Review by Kamikaze Tomato

"Linear, very short, yet magnificent."

I have played every Metroid game save Hunters (and Pinball, I guess), but I've done it within the past year or so: last summer I replayed Zero Mission and decided to just go and play them all, as the only one I ever played was (obviously, if you've read this sentence) Zero Mission. I was steeling myself for the purportedly awful controls of Metroid Prime, having beaten all the 2D games, when Trilogy came out. So I'm pretty sure it was meant to be.

I bring this up because this game will inevitably be compared to its predecessors, and given it's the "worst" Metroid game that I've played outside of Metroid II it seems proper to point out that my sentiments are not in any way fueled by nostalgia, unless you honestly think nostalgia can set in within a year. The non-blind reader will note the quotation marks around "worst": this is due to the fact that I loved this game, I just don't think it measures up to the majority of the series.

Rather than split my analysis by standard categories, I'm just gonna list the bad right away (as many bad bits work off each other) and then try to convince you to at least rent this game. I spent the full fifty and I have no regrets, but this game isn't for everyone.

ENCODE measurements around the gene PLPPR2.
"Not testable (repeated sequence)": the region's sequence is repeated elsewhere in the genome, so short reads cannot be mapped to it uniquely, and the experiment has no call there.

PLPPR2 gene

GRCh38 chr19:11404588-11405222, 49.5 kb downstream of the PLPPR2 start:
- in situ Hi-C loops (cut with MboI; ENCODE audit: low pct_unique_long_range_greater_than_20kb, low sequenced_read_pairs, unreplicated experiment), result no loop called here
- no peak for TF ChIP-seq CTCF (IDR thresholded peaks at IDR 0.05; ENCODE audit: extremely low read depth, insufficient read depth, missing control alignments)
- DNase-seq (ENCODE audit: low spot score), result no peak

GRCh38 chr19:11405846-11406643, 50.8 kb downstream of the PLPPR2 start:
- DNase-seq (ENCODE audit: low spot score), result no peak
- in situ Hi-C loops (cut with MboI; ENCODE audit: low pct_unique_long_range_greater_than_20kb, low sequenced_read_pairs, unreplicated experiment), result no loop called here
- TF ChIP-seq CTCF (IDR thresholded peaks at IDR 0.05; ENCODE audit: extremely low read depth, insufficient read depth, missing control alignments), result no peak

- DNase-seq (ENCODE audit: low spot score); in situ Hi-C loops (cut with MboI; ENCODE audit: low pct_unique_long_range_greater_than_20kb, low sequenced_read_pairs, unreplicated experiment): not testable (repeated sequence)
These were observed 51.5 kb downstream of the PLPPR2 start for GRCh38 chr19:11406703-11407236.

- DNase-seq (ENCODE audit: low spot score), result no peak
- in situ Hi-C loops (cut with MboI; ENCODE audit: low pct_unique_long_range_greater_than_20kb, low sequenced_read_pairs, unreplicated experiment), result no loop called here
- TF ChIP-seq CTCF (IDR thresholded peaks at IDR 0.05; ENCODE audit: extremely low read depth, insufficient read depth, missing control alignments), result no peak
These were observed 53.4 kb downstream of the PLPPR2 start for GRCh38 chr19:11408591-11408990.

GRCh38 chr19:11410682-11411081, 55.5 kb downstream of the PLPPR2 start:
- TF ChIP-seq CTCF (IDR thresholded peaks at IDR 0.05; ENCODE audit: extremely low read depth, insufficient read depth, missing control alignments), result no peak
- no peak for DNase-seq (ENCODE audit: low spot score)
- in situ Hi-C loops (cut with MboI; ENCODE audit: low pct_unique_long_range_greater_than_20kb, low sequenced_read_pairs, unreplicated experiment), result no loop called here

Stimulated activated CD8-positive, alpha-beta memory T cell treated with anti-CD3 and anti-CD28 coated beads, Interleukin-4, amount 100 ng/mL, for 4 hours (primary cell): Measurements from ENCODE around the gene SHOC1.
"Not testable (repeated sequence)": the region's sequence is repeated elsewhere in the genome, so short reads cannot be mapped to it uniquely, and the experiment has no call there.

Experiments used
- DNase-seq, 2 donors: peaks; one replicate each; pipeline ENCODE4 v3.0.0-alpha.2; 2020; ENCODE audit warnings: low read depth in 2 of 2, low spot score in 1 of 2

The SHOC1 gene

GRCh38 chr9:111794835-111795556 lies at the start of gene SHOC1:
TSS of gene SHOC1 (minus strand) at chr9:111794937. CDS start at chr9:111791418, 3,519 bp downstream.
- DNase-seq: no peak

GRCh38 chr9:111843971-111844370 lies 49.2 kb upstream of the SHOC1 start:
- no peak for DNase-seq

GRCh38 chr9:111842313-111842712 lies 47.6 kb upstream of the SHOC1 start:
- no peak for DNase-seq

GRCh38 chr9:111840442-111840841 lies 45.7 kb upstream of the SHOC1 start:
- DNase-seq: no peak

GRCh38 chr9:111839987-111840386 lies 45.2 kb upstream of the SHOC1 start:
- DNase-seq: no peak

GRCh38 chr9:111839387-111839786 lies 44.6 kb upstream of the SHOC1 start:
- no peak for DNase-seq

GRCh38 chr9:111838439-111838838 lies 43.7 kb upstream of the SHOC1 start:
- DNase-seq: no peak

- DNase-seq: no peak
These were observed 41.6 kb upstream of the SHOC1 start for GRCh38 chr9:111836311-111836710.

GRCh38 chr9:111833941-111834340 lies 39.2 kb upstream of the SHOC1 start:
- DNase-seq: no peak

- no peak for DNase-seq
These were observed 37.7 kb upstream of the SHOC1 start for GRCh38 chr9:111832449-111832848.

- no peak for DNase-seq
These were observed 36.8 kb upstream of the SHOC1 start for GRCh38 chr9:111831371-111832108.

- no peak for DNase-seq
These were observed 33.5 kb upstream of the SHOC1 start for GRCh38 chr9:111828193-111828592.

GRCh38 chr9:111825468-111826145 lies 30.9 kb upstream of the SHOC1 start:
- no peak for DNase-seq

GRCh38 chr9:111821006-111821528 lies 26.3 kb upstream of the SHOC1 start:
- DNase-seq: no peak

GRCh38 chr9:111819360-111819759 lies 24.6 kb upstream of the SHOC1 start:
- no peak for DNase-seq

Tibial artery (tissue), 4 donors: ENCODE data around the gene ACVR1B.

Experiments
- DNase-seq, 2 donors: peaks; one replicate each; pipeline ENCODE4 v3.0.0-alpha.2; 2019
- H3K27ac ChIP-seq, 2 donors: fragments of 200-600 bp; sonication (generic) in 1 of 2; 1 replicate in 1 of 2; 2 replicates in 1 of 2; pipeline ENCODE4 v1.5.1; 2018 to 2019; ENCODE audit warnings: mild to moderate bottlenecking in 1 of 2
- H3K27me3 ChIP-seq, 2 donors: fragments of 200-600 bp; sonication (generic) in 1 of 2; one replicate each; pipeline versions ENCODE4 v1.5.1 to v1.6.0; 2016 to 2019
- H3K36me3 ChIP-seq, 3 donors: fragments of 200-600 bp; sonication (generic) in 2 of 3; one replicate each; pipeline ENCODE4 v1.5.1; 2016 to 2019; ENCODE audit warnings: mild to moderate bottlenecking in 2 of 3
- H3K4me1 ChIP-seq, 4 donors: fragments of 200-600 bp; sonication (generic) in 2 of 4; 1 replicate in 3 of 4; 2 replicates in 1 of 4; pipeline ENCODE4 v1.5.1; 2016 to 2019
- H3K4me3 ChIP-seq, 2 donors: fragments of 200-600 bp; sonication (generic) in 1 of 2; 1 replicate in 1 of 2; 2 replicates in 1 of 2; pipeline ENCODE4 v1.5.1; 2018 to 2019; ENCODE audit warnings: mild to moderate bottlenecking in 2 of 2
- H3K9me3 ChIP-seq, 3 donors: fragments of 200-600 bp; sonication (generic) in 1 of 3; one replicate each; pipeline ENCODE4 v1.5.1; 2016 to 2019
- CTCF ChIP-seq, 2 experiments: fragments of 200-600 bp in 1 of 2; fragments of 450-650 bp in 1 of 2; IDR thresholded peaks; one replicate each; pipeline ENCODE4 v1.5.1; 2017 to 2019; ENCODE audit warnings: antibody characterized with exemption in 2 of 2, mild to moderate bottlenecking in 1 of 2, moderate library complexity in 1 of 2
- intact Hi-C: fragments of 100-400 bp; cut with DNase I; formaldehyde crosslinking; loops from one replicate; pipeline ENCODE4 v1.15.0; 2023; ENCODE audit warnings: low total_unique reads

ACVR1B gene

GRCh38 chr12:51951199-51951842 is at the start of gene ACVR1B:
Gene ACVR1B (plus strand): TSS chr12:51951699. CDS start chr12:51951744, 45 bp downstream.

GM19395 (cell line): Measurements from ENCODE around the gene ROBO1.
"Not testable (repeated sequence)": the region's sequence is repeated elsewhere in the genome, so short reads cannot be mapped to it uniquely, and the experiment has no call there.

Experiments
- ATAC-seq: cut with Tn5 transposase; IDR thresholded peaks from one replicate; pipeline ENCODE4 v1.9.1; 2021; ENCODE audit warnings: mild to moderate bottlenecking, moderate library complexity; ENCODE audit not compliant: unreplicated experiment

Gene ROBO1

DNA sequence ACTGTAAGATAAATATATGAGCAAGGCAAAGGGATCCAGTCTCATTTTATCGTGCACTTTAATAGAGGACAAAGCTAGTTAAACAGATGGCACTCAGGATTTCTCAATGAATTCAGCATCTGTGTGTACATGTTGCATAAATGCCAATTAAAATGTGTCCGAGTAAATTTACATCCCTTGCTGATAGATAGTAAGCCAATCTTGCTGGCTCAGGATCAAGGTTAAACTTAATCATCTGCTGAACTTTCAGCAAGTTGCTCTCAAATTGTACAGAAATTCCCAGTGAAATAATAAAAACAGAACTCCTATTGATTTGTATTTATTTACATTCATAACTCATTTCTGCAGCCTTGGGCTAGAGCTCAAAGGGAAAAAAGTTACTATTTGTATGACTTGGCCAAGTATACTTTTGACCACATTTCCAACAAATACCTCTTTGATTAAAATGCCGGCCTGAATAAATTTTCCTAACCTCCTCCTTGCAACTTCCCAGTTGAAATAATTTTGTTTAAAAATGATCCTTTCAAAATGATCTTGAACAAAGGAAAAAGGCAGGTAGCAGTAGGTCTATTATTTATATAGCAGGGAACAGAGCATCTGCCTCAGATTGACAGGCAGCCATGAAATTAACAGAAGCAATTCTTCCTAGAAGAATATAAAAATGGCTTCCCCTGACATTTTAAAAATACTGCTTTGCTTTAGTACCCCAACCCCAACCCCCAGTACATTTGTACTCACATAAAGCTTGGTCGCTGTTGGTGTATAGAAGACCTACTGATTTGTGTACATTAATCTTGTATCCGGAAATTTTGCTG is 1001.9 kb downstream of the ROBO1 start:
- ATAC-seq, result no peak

The Bad

Considering this game came out yesterday and I'm writing my review today, and I don't review games I haven't beaten...yeah, this is a short one. It contains only three real sections outside the hub, and they aren't the largest sections in the world. Moreover, this game is sorely lacking in the exploration factor synonymous with Metroid: Super Mario Galaxy is less straightforward than this. Rather than blocking off paths with obstacles that need certain items, 90% of the time there's simply a locked door in the way. You're going from point A to point B without any doubt in mind for how to get there. Sure, there are puzzles and enemies in the way (more on that in The Good) but all in all it really shouldn't take longer than a weekend to beat this bad boy thanks to the small area and the straightforward path.